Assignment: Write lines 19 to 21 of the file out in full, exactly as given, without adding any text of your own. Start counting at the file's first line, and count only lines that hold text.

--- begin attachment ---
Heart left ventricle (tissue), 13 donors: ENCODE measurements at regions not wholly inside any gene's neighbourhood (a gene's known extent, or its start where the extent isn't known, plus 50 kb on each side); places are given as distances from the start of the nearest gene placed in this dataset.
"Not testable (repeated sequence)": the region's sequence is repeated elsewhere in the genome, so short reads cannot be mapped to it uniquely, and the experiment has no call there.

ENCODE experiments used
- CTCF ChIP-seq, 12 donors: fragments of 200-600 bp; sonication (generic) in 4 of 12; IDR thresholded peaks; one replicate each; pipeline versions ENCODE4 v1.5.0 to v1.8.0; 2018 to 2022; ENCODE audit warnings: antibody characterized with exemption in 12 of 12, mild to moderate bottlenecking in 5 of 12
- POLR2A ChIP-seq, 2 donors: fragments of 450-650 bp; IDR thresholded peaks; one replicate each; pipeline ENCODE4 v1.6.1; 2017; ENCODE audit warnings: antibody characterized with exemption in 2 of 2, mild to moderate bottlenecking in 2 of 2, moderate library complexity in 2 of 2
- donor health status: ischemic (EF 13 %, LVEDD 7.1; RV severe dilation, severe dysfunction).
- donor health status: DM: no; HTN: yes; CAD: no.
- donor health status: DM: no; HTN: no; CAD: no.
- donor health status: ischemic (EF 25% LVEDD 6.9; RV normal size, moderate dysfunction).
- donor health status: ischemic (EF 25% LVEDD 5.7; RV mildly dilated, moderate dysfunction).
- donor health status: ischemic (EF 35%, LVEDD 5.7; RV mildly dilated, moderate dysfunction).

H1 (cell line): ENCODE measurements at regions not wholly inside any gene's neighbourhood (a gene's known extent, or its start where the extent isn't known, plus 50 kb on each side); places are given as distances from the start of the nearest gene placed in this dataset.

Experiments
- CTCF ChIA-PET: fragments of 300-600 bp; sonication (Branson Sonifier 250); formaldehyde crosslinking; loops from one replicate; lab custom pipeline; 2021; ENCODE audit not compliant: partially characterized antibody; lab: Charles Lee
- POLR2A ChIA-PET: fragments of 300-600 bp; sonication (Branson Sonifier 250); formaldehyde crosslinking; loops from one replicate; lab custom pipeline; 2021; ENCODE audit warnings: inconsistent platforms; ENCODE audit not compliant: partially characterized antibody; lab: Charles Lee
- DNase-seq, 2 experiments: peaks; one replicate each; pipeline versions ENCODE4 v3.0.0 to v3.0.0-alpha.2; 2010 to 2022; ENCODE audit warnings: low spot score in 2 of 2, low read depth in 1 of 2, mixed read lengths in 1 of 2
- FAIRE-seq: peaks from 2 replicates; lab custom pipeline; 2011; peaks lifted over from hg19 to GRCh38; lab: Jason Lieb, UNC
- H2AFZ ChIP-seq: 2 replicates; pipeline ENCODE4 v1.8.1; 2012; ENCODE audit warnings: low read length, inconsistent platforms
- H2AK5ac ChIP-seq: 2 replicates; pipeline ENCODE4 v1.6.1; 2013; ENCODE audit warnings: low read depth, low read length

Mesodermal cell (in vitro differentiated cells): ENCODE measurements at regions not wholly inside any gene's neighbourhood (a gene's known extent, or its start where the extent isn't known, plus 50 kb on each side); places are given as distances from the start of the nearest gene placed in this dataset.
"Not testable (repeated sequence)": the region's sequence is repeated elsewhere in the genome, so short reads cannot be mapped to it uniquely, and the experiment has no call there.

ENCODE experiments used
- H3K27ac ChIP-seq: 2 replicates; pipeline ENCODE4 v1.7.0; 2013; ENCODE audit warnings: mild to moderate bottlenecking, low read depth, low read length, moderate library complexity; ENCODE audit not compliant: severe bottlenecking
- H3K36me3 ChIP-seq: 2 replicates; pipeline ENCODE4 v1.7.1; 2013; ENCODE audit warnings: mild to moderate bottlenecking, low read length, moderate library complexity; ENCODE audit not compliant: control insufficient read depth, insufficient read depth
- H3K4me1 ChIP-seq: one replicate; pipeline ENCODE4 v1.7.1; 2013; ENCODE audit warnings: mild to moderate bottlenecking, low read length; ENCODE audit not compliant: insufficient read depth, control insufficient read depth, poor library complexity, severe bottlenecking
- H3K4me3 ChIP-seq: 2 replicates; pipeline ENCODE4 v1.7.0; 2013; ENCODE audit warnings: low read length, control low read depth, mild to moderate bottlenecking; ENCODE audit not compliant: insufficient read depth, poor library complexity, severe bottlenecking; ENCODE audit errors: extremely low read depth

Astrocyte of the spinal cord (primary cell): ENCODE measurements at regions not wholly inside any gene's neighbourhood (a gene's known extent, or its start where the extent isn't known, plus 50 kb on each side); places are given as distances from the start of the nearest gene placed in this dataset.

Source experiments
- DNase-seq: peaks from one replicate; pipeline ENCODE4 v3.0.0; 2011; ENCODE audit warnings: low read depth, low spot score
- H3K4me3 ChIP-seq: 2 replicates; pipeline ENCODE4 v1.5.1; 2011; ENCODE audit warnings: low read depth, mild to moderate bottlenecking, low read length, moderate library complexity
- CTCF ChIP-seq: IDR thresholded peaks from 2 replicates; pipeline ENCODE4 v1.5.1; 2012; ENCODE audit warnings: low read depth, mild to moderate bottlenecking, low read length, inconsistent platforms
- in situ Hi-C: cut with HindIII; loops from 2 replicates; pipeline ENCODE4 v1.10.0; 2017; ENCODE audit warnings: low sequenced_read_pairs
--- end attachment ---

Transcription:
- H2AK5ac ChIP-seq: 2 replicates; pipeline ENCODE4 v1.6.1; 2013; ENCODE audit warnings: low read depth, low read length

Mesodermal cell (in vitro differentiated cells): ENCODE measurements at regions not wholly inside any gene's neighbourhood (a gene's known extent, or its start where the extent isn't known, plus 50 kb on each side); places are given as distances from the start of the nearest gene placed in this dataset.
"Not testable (repeated sequence)": the region's sequence is repeated elsewhere in the genome, so short reads cannot be mapped to it uniquely, and the experiment has no call there.